Summary: The Dollar took a defensive role, climbing against its rivals bar the Japanese Yen, amid worsening economic data and trade war fears. US private payrolls in April showed a record of 20.236 million jobs lost based on the ADP Employment report. Across the Atlantic, Germany’s Factory Orders plunged -15.6%, the biggest fall since 2005. The coronavirus pandemic saw a slew of bleak economic forecasts by the Eurozone. US President Trump ramped up the rhetoric against China, raising doubts over its performance on the previous trade deal. The Euro fell for the third day in a row, losing 0.4% to 1.0795 (1.0837), near two-week lows. Sterling slumped to 1.2340 (1.2436), fresh weekly lows after UK Construction PMI suffered it’s largest fall on record. Against the safe-haven Japanese Yen, the Dollar dipped 0.35% to 106.10 from 106.52. Japanese traders return to their desks today after the Golden Week holidays. Commodity and Emerging Market currencies were all lower against the Greenback. The Australian Dollar retreated to 0.6385 in early Sydney from 0.6432 yesterday. The USD/CAD pair rallied to 1.4145 from 1.4055 as oil prices declined. Against the South African Rand, the US Dollar advanced 1.27% to 18.7300 (18.5500). Wall Street stocks finished in the red, the DOW losing 1% to 23,665 (23,867). The S&P 500 was down 0.89% to 2,845 (2,865). Global bond yields climbed with the benchmark US 10-year rate up 4 basis points to 0.70%. The US increased the amount of debt it plans to issue in its quarterly refunding auctions to a record high of US$ 96 billion according to a Bloomberg report. Germany’s 10-year Bund yield was up 5 basis points to -0.51% after their constitutional courts criticised the ECB easing measures.
Other data released yesterday saw Australia’s Retail Sales climb 8.5%, beating forecasts of 8.2%. Spain’s Services PMI slumped to 7.1 from the previous 23.0, missing expectations at 10.0. Other Euro area (Italy, German, France, and the Eurozone) Services PMIs mostly matched forecasts. The UK’s Construction PMI fell to 8.2 from 39.3, underwhelming forecasts at 21.0.
On the Lookout: Expect more grim economic reports out today. The main event is the Bank of England’s monetary policy meeting and rate decision. The BOE report is going to be released ahead of the London market opening and could see some FX fireworks.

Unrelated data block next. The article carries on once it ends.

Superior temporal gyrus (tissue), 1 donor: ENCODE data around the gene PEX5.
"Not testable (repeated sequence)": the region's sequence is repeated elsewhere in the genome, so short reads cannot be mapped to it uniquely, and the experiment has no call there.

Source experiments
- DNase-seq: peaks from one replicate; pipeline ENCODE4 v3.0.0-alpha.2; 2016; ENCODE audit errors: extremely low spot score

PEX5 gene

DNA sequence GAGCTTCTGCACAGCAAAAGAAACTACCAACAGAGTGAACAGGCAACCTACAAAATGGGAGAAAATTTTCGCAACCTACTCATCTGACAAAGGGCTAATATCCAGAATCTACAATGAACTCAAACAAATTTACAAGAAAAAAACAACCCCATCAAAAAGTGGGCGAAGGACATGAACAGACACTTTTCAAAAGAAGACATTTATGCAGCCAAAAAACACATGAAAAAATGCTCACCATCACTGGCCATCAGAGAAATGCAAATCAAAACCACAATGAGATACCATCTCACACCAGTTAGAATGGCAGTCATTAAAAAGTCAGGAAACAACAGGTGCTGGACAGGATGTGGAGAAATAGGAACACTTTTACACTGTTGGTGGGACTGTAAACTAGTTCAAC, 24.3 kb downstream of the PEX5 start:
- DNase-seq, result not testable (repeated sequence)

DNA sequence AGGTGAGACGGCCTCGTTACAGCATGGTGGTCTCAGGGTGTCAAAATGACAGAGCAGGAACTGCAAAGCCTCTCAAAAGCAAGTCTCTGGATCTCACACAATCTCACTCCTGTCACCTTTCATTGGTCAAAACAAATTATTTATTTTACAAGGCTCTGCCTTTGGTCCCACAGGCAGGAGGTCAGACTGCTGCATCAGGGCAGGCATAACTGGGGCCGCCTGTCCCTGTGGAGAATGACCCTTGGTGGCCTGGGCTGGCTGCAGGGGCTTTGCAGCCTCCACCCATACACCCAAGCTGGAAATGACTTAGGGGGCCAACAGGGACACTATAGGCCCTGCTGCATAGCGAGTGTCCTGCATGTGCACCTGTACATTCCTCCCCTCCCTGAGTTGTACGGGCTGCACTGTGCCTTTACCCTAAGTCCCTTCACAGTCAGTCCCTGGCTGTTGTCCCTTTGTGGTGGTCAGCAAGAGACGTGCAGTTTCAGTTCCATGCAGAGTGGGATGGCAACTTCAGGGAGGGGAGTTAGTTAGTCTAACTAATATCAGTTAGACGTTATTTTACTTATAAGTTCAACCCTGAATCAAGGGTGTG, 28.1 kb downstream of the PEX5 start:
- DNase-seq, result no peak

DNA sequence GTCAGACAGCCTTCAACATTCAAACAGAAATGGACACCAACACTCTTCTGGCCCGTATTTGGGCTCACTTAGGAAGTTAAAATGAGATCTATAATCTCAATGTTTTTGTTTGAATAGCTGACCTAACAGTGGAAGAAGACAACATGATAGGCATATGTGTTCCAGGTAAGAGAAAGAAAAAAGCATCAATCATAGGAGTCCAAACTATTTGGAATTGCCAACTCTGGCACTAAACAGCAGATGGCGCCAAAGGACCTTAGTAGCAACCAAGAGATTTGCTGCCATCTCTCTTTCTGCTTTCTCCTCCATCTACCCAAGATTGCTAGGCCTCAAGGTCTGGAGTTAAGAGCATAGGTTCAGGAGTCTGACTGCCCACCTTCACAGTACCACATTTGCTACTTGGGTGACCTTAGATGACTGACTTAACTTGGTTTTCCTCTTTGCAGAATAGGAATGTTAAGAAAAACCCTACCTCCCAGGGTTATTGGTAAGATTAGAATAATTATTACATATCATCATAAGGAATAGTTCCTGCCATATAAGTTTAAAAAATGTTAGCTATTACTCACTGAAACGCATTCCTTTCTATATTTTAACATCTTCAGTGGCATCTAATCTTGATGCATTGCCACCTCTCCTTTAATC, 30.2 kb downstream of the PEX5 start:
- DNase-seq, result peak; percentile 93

Australia’s AIG Services Index and Trade Balance kick off the day’s reports. Traders will focus on the breakdown of exports and imports in the trade report. China, back from its Golden Week celebrations, reports it Caixin Services PMI’s and Trade Balance (in CNY and USD). European data start with Switzerland’s Unemployment rate followed by German and French April Industrial Production. The Bank of England monetary policy report and rate decision follows. The BOE is expected to keep its interest rates unchanged. Economic projections from the BOE will be in the spotlight. Canada reports its IVEY PMI’s. The US Weekly Unemployment Claims, forecast at 3 million, round up today’s reports.
Trading Perspective: In the leadup to tomorrow’s US Payrolls report, where markets are expecting the worst (-21.4 million jobs lost, 16.0% Unemployment rate), the US Dollar will keep its defensive role. The correlation of a strong US Dollar and weak risk assets is set to continue. The safe-haven Japanese Yen will be the exception, although with Tokyo back today, we can expect Japanese importers to support the downside of the USD/JPY pair.
Market positioning will continue to influence FX moves. The Euro risks lower as long bets were still near 2-year highs in the last Commitment of Traders report. Commodity cousins, the Aussie and Kiwi risk a reversal of their 6-week rallies. The resumption in the slump of oil prices saw the Loonie as worst performing major against the Greenback. Let’s get ready to rumble…